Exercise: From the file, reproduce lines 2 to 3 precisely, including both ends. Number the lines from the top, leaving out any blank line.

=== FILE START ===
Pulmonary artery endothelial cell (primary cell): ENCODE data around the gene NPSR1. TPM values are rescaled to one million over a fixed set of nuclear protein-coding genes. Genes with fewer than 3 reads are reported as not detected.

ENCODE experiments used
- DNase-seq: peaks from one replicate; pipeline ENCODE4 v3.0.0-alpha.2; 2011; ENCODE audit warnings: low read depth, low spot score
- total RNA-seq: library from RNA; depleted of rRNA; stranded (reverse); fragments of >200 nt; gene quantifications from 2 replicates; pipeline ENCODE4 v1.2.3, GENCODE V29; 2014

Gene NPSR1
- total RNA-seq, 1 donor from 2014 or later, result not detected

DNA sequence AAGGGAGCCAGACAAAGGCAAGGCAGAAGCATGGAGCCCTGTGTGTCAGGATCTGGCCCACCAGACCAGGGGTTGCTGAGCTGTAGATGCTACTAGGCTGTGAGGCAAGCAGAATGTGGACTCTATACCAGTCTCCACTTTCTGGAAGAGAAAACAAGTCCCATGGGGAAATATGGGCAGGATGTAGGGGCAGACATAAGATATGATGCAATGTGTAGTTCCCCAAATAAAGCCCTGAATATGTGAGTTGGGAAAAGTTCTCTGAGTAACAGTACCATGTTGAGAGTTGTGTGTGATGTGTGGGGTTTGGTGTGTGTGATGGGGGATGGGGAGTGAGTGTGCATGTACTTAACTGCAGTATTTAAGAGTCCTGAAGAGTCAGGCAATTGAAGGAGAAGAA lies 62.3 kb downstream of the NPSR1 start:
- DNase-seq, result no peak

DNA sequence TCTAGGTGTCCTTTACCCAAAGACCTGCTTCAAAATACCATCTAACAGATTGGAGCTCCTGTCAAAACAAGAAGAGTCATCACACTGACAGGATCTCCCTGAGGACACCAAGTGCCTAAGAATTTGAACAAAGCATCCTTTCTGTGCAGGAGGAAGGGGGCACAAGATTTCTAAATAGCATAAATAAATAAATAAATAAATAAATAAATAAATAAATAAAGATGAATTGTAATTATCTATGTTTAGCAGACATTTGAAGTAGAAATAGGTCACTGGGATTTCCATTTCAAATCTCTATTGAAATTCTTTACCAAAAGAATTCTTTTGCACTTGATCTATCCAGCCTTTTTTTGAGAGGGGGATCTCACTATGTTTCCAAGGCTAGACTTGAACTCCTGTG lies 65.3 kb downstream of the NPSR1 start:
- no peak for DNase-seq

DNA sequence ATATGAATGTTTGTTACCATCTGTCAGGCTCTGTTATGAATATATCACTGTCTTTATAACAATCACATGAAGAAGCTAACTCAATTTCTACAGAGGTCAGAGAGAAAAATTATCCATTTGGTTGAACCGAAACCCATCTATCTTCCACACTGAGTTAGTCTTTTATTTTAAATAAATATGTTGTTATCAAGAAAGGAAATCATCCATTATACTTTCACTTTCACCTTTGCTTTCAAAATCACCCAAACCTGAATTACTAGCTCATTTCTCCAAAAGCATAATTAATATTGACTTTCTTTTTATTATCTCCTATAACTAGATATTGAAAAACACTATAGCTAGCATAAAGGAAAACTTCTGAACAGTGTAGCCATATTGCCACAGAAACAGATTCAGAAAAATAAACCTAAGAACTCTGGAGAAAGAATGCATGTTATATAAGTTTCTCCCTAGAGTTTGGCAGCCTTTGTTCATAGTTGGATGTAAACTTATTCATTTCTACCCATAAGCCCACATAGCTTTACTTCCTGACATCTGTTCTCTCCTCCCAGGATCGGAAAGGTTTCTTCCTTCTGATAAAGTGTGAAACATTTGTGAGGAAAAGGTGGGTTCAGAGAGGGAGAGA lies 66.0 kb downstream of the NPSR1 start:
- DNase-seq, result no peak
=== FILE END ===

ENCODE experiments used
- DNase-seq: peaks from one replicate; pipeline ENCODE4 v3.0.0-alpha.2; 2011; ENCODE audit warnings: low read depth, low spot score